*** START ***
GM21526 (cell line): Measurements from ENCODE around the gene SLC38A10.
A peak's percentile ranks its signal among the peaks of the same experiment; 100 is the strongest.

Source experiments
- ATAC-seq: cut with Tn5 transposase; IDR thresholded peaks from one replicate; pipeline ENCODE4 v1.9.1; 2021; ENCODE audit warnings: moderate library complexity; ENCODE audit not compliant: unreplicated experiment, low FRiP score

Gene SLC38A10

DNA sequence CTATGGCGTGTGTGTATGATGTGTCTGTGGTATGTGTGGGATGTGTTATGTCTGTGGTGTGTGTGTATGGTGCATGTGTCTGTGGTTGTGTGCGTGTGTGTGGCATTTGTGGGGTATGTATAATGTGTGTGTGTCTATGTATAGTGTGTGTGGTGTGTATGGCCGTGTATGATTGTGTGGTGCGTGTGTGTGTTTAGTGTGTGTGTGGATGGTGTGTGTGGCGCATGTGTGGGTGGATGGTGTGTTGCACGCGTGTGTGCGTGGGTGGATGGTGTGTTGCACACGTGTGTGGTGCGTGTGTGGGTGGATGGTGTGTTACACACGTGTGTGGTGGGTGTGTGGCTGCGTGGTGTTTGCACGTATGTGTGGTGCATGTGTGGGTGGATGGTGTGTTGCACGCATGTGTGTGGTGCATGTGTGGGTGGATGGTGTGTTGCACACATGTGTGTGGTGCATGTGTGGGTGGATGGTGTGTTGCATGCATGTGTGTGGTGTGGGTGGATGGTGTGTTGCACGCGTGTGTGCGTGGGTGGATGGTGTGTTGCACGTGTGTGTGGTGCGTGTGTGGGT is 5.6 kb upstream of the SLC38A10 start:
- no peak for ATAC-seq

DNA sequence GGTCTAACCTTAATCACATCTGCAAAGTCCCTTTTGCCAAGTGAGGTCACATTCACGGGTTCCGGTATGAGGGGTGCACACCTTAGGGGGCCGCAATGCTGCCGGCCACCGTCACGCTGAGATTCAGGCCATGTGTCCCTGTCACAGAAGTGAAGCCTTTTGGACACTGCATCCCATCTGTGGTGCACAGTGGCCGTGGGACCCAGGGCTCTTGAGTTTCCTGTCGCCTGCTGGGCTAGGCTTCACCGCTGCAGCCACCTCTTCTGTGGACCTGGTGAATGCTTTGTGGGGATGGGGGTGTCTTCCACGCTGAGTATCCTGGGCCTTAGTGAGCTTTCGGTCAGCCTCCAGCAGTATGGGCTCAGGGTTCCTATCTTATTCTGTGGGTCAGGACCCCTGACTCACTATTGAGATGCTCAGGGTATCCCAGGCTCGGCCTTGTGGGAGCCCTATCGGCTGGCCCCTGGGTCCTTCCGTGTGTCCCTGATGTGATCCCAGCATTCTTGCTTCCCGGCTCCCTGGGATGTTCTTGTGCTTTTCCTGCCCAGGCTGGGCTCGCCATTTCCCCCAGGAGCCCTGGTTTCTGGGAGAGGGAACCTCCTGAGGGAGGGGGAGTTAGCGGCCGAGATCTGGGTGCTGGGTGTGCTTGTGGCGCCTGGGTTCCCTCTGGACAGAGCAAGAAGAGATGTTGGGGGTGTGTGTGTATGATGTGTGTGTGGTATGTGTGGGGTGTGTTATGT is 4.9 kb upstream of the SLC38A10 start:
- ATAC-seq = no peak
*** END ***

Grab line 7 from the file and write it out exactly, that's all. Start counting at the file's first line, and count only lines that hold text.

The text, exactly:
- no peak for ATAC-seq